The under 30s “want it all, and [they] want it now”. Customer rewards have become an expectation, the immediacy of same-day delivery and ability to click and receive have bred a culture of entitlement. Long-term customer loyalty is becoming a thing of the past unless the brand holds a more holistic impact on areas of society that interest this demographic. Propositions such as those implemented by H&M and Buzzfeed have enabled the under-thirties to fulfil their socially constructed need to stop the Fear of Missing Out effect (FOMO). Whether this fulfilment is obtained by keeping up-to-date on the latest news headlines, or having the latest fashion trend without the environmental moral burden.
Loyalty propositions have also been influential in inspiring millennial and Generation Z spending. Waterstones have combined their original loyalty rewards schemes (‘Waterstones Card’ and ‘Stamp & Save’) to form Waterstones Plus and Waterstones Plus Student. Waterstones Plus allows the customer to gain one ‘Plus stamp’ for every £10 they spend either online or in store. Every 10 stamps collected adds £10 to the customer’s ‘Plus balance’. The Waterstones Plus Student Card give an extra 5% off all purchases and allows customers to collect the standard reward stamps. Priority notice is given to customers signed to the schemes for signed and limited edition books, prize draw access, discounted tickets for selected events, and copies of new releases in advance. Similar to H&M and Buzzfeed, Waterstones have also mastered this demographic balancing act. They have ensured that their loyalty proposition is presented well, being accessible via a physical card and a key digital version.
Gearing future marketing to future generations
This is one of the most fluid demographics in terms of customer loyalty and spending behaviours that brands have ever encountered. Future marketing professionals know it will be important to understand the triggers that lead to under 30s remaining loyal to brands whose popularity they have generated. To fully comprehend this spontaneous demographic, future marketers should consider three main aspects when assessing how inspiring a brand proposition could be:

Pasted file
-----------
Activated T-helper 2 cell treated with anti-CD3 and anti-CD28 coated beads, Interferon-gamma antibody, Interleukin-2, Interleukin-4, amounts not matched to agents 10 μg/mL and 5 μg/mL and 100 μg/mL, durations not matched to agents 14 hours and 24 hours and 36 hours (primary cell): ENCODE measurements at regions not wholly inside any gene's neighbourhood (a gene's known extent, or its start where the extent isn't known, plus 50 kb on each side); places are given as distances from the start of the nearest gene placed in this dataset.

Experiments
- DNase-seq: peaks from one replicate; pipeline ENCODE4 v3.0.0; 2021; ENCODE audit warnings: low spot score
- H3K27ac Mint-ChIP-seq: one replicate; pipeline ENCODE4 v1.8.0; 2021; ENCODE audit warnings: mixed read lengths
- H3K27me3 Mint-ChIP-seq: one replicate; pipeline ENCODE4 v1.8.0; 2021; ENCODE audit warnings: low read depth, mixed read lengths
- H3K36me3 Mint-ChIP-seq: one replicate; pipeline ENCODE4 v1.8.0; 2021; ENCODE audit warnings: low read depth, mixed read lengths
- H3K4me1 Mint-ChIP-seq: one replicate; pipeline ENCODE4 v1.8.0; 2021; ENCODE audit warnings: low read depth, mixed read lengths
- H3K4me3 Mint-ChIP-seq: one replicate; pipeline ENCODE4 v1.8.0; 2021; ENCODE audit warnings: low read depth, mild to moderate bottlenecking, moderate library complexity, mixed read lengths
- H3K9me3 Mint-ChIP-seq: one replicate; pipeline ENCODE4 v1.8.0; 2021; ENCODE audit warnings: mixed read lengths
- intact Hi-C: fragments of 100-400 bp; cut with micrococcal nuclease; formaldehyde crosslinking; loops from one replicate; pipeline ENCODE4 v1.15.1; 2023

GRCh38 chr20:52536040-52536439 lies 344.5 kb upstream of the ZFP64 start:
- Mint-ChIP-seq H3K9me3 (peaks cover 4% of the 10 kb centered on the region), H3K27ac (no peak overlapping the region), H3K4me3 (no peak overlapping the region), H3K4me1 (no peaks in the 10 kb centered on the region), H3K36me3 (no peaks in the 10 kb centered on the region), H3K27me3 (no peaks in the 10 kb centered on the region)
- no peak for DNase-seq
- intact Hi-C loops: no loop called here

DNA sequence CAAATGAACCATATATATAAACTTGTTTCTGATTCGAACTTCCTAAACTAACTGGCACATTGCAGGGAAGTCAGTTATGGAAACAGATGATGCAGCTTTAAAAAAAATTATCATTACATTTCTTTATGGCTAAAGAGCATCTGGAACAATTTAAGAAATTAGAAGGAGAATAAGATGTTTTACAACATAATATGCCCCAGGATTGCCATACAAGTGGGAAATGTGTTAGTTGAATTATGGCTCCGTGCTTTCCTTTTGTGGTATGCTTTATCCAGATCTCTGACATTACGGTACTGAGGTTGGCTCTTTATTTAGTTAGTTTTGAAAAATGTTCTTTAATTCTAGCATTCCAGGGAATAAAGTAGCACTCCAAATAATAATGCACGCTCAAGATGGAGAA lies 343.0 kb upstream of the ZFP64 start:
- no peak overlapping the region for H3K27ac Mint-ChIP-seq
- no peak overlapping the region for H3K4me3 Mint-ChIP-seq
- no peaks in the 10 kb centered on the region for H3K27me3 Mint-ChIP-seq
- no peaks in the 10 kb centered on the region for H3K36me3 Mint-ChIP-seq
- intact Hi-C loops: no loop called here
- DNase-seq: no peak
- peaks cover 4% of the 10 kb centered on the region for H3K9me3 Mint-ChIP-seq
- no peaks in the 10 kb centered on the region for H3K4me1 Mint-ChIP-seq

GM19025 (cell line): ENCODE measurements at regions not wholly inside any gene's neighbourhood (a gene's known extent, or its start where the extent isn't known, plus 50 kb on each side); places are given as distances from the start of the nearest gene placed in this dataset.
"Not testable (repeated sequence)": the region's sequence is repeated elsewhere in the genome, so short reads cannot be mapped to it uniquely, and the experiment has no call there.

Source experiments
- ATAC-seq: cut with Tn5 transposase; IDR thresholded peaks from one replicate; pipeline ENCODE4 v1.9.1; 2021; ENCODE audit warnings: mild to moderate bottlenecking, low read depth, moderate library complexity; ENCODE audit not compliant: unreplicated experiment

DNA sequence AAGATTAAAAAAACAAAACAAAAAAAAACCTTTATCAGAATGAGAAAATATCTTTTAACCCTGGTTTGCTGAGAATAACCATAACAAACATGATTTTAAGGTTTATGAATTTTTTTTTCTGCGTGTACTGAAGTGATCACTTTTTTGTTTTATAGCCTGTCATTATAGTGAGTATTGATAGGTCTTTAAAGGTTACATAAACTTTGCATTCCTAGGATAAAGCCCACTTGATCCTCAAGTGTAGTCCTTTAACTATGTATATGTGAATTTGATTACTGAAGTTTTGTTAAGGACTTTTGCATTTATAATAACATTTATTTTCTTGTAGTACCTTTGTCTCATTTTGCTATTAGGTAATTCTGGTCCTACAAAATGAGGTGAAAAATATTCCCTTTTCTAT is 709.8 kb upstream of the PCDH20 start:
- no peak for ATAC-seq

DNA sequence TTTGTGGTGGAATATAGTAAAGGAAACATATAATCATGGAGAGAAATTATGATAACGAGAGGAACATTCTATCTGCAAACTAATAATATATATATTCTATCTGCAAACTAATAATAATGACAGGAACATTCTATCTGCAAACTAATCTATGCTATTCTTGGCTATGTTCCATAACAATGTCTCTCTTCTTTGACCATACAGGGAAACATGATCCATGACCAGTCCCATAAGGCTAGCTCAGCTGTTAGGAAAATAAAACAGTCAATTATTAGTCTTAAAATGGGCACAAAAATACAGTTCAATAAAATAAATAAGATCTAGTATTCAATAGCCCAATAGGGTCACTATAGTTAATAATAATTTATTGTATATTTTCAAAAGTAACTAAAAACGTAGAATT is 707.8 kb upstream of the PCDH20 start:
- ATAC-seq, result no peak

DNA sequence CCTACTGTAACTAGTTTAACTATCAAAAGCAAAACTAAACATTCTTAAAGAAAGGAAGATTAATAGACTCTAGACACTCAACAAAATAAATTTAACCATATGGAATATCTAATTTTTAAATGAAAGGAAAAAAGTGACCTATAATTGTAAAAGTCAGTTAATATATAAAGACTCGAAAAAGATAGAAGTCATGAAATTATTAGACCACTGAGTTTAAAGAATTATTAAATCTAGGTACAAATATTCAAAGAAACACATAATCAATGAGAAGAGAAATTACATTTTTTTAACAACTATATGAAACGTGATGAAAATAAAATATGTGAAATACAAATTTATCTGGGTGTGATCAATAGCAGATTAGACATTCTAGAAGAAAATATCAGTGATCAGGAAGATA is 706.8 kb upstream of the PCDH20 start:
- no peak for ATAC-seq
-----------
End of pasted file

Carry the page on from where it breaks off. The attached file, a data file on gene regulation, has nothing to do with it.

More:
- Tapping into the unknown – The consumer has a subconscious mindset that they are not always aware can be altered by different marketing techniques. Brands should understand how this can be affected by extraneous variables such as peer influence, celebrity endorsements, instant gratification, and materialistic superiority.
- The ‘alone in a crowd of sheep’ effect – Being socially accepted is more important than before. Find a gap in the demographic where an unsuspecting minority can be inspired, then this will become the majority and they will be inspired in another direction.
- Why simple is sometimes better – Different promotional mediums are used to influence consumer behaviour. Sometimes, the more obvious a marketing medium is, the bigger the impact it will have. Sponsoring adverts in between feeds on media platforms such as Snapchat can be more influential than advertising pasted on every electronic billboard in existence.
Written as a guest blog from our Partnerships Account Executive Intern Mickey Wernick